Toronto sports experts weigh in on role of pro athletes in addressing social injustice

8 April 2022 / by Daniel Centeno
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Toronto sports experts weigh in on pro athletes using their platforms to comment on social justice issues.

In the wake of 2020’s Black Lives Matter movement (BLM) and the murder of George Flloyd, athletes have become more vocal, taking on roles that go beyond the game and sport.

“Sports are no longer a place for escape[from reality],” said sports sociology Professor Nicole Neverson. “Athletes are more visible now, and more comfortable being visible and speaking out.”

The larger platform that comes from an athlete’s stardom also leads to an opportunity that Neverson says can start the conversation on social justice issues, and then push towards fundamental change from the management and ownerships groups, as well as by creating allyship across lines and communities.

While leagues like the NBA and NFL continue to see several of its stars become more visible spokespersons and advocates, some remain hesitant, especially in the NHL.  Progress is being made, especially through the hockey diversity alliance, but the culture of the sport continues to be heavily scrutinized in recent years.

Further, the experts say the conversations can start with the athlete, but changes at the top of each franchise must happen to see a definitive, sustainable shift. Locally, examples of the Toronto Raptors being a leading voice in the Black Lives Matter movement and the Toronto Maple Leafs seeking diverse voices across its levels continue to emerge.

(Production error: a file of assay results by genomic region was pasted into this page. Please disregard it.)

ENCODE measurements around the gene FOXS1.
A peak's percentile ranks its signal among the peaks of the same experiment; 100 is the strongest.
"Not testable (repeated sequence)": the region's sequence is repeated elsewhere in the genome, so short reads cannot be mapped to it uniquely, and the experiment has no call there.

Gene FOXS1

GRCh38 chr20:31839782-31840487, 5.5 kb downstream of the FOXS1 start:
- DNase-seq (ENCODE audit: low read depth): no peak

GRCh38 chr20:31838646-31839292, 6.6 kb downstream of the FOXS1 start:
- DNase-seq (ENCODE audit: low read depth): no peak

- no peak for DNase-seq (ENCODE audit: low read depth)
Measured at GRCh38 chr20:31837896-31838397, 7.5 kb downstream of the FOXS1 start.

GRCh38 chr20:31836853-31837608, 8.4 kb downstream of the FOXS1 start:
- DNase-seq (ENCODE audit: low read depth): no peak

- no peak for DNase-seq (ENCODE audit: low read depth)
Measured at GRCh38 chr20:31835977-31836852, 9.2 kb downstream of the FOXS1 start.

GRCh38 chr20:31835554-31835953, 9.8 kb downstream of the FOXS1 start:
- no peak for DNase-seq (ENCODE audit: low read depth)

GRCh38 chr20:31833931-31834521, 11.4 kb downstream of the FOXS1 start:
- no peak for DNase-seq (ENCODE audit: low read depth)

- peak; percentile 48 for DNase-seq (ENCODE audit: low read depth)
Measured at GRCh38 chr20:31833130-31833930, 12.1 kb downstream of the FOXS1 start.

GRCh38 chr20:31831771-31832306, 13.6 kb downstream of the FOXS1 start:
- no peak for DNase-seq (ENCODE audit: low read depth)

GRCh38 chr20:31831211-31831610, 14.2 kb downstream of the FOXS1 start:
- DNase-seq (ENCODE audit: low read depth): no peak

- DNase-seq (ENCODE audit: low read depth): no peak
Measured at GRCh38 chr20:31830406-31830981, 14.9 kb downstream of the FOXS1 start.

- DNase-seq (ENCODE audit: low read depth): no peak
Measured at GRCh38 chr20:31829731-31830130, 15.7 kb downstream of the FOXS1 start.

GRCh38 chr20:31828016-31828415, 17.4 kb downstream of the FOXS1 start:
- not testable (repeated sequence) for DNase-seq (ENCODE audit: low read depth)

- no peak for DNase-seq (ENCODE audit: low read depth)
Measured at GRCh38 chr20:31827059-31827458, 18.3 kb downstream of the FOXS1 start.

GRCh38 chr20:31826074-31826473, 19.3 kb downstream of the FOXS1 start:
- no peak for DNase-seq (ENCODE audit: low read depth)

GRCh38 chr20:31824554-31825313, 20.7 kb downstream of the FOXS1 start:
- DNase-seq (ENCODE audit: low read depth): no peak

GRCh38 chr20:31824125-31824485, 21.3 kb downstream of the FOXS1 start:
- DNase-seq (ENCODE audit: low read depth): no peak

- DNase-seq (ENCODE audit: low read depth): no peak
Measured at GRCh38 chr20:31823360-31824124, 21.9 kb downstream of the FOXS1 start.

Toronto sports host Savannah Hamilton said that athletes are stepping up in several sports, but they are not obligated or trained to do so in several instances. Examples like NBA star Lebron James speaking on social issues or providing charitable, humanitarian aid should not be expected by all athletes – as mentioned by Neverson, it has to be beyond the athlete and more about the collective.

Hamilton said athletes, when they choose to do so, can start the conversatons, but “it’s about the implementation at the top, it’s not [just] on the athletes.”

She credits Raptors President Masai Ujiri for helping lead the BLM movement in the NBA Bubble during the early portion of the COVID-19 pandemic in 2020, as well as recent changes from the Leafs.

The Leafs brought in former player Mark Fraser, who identifies as bi-racial, to be a more diverse voice in player personnel. Hamilton said a recent event where Leafs captain John Tavares asking Fraser for advice on racial issues is one of the small steps all management teams can do to ensure athletes can be educated and comfortable enough to speak up.

While hockey does not boast the same number of athletes speaking out against social injustice, efforts like the Hockey Diversity Alliance have emerged in recent years – it is one example in Toronto and other major Canadian cities that Hamilton cites as another positive step forward in social advocacy in sports.

Listen to the full interview here: